Gretchen: So I’m working on an EP right now and honestly, I’m pulling a lot from Erykah Badu and The Pussycat Dolls, weirdly enough. I got something for everything — something to smoke to, something to get ready to, something to go on a drive to, to cry to. I want to be that artist that has something for every situation and that people can put on and be like, “Thank God, G’s on.”
Briana Chrissy: I’m pretty versatile because I can sing other genres and still pour my heart into it. So it’s relatable, and people grasp it.
Can you talk about the concept of your recent projects?
Maviii: I have a song coming out at the end of April that I’ve been working on for so long. It’s kind of like the start of a new era — more of a solidified sound, more solidified in the pop world and like a retro era of confidence.
Gretchen: The name of the EP is called “Heaven Knows.” It’s from a line of one of the songs and it says, “Heaven knows I’m somebody.” … I don’t need to prove to anybody who I am and what I’m here for. But heaven knows that I’m here for a reason, and I am an artist, and I’m meant to do this.
Briana Chrissy: “REM” actually stands for “rapid eye movement,” and rapid eye movement is a period of the sleep cycle that requires you to be still and allow the mind to answer to an entirely different world that we call dreaming. They feel so real that sometimes we can’t recall if it’s really a dream or if it’s reality. I always say there’s times in life when we find ourselves in the “REM stage of life.”
What’s it been like working through the COVID-19 pandemic?
Maviii: I’m trying to become self-sufficient. I’ve been doing my recording sessions literally in this closet. It’s definitely been an adjustment.
Gretchen: This time really gave me this space to come into my own a little bit more. I had COVID and the flu back to back, and that forced me to actually quit my serving job and do music full time. So now I’m actually working at Songfinch, which is [where] I write, record, mix and master personalized songs for people. I prayed about doing music full time for years, and I just didn’t know how it was gonna happen.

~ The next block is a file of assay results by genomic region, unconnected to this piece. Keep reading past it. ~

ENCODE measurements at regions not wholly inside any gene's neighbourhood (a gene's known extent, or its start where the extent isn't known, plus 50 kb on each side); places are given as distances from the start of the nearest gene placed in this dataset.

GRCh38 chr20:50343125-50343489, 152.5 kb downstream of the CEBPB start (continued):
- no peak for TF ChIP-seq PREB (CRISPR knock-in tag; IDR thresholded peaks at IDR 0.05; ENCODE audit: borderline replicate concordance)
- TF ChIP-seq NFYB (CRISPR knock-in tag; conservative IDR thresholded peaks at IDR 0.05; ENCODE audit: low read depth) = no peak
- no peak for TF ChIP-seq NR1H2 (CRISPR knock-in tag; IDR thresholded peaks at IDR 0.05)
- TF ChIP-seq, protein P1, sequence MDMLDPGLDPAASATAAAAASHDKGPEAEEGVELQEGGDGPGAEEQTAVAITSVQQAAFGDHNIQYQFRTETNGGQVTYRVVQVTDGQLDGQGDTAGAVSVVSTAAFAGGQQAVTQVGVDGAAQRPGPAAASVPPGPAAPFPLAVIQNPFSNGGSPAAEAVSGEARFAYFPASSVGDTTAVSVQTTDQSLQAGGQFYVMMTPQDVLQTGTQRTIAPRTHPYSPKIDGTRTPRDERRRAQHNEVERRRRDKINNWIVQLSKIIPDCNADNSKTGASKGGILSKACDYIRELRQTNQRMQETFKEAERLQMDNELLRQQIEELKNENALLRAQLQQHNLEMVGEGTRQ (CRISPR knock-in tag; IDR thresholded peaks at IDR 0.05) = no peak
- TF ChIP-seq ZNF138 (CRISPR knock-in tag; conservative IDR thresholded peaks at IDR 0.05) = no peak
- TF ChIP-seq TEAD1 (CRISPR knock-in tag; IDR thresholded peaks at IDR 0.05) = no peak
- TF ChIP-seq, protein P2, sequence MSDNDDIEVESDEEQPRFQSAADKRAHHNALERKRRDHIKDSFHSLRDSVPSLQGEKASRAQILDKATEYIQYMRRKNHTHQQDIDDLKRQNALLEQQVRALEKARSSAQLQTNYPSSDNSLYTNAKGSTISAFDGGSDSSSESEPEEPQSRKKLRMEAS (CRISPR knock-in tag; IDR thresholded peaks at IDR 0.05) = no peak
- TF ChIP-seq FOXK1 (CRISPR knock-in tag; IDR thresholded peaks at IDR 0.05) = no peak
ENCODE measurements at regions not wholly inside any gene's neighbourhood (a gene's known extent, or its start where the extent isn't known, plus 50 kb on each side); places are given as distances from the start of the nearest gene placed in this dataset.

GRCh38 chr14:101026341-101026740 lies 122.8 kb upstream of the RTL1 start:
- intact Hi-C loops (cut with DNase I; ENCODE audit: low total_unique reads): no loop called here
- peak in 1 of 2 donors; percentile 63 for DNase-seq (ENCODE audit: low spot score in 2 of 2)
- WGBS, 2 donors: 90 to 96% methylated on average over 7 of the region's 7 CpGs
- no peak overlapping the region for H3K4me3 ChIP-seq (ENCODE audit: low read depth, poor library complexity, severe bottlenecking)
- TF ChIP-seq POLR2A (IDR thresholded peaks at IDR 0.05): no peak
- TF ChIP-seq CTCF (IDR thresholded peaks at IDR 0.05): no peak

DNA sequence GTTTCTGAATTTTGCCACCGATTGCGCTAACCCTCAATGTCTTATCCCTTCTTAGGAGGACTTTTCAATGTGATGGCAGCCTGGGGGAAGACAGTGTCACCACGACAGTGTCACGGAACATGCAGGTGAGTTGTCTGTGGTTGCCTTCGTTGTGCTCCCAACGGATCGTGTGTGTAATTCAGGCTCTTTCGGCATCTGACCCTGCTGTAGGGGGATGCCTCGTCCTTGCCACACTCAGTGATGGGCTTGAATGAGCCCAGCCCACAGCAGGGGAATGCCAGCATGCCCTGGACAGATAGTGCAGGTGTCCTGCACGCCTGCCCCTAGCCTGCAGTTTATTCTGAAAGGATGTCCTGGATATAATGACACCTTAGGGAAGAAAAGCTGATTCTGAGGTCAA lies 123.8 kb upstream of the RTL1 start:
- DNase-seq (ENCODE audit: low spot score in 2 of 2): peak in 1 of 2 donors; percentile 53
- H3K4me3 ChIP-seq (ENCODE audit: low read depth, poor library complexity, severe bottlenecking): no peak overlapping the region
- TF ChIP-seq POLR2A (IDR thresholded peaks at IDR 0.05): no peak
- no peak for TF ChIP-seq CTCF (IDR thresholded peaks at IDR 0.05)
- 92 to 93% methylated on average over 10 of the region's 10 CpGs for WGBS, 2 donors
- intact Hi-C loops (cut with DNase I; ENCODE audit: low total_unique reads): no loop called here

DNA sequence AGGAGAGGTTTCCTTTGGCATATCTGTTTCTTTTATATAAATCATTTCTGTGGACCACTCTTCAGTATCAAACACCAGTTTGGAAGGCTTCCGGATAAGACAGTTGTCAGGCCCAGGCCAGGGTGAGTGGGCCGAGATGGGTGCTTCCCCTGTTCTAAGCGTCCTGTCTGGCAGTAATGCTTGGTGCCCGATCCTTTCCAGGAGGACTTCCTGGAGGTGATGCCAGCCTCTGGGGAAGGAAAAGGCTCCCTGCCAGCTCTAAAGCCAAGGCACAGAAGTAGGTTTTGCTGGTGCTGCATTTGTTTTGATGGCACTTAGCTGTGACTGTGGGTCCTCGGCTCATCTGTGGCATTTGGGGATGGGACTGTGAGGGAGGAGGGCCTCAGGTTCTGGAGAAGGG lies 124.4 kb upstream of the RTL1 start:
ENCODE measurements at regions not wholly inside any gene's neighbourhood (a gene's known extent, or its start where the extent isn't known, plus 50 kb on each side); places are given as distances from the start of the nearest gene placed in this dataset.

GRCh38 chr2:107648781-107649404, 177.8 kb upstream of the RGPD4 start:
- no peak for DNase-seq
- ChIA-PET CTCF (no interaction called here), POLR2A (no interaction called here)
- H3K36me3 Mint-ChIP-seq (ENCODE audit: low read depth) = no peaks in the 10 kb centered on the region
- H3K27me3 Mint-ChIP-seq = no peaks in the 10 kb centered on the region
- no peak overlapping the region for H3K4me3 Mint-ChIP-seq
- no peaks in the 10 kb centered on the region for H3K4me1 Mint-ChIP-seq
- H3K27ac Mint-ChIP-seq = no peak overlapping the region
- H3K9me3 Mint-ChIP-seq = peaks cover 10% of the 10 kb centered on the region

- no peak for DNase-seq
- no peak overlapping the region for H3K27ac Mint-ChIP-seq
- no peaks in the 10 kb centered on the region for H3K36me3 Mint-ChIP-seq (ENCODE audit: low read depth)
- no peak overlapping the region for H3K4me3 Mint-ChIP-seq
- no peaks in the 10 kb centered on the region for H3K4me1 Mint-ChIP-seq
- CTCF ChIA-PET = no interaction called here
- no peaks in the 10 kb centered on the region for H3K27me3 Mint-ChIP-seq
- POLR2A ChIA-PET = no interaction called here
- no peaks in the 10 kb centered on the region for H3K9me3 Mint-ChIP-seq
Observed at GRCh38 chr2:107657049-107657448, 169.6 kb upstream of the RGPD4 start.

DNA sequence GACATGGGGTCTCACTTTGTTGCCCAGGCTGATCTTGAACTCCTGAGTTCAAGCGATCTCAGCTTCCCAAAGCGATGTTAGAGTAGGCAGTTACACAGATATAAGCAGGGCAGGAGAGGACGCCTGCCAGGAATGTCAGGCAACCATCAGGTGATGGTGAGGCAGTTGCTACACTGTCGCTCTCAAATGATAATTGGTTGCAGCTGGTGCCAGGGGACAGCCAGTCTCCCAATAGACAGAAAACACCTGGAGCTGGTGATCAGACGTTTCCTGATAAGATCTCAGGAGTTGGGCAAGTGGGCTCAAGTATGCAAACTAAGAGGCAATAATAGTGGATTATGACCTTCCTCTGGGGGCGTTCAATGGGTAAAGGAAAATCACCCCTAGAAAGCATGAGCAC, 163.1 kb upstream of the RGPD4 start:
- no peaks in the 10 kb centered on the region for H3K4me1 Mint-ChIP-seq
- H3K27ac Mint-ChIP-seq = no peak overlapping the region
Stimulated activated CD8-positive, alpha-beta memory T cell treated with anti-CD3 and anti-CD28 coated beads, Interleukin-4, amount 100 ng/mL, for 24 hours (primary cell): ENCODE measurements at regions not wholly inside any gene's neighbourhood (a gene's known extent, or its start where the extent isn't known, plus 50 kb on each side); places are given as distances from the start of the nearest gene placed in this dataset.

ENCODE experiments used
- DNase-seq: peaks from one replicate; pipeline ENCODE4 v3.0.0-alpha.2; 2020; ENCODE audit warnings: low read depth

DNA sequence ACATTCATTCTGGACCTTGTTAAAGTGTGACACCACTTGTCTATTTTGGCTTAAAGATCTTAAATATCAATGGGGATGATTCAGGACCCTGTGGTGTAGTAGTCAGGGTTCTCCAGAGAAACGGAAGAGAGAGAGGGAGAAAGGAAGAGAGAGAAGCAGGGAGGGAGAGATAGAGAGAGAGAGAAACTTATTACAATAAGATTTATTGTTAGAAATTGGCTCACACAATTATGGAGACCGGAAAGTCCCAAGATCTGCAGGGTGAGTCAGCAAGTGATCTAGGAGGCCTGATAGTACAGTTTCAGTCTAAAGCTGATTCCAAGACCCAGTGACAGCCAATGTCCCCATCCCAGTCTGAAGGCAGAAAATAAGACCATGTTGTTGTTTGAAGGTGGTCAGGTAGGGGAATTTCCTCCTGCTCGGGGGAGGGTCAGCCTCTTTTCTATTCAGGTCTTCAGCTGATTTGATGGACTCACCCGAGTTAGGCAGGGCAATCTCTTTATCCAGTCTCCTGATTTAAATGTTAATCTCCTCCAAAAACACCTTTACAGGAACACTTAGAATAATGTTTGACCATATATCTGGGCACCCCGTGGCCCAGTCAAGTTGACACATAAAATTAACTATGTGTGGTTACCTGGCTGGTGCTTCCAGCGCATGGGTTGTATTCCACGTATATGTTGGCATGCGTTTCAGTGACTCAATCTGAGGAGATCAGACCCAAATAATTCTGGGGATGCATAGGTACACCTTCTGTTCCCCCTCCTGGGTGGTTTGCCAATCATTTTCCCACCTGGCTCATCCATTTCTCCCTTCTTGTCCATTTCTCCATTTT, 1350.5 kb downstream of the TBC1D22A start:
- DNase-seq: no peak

Briana Chrissy: Being stuck in the house is the perfect time to create. The networking has actually been better, more feasible to reach certain people through Clubhouse and Instagram because these people are at home, just like you.
Who are some of your biggest musical influences?
Maviii: My biggest one is Lorde — I love her. I will always mention Taylor Swift. Like I know, it’s so basic, but she basically reinvented the structure of writing certain types of music. I think that’s really cool from a writer’s perspective.
Gretchen: I love JoJo. I love Ambré, Kehlani. When it comes to flow, I’ve been listening to Lil Wayne and Birdman since I was 8. And I love Aaliyah — rest in peace. Not even just sound, but just the way that she carried herself. I feel like it’s really important for artists to not change when they get all this fame.
Briana Chrissy: I fell in love with Whitney Houston and her performance. And Brandy — she’s like the vocal bible.
What’s it like as an independent artist?
Maviii: Oh, my gosh, it’s stressful. I pay rent, and I put the same amount of money into music every month. It’s extreme.
Gretchen: Bro, when you’re just on the cusp of the come up and you don’t have a manager and you don’t have a team and you don’t have people helping you out, it can be so defeating and honestly feel like everything you’re doing — there’s no point. My goal is to stay independent as long as possible, though, because I just don’t want someone to try to tell me what to be and what I should sound like.
Briana Chrissy: That feeling knowing that you did something by yourself, it just feels amazing. As long as you have a good support system, then I don’t think a label really matters.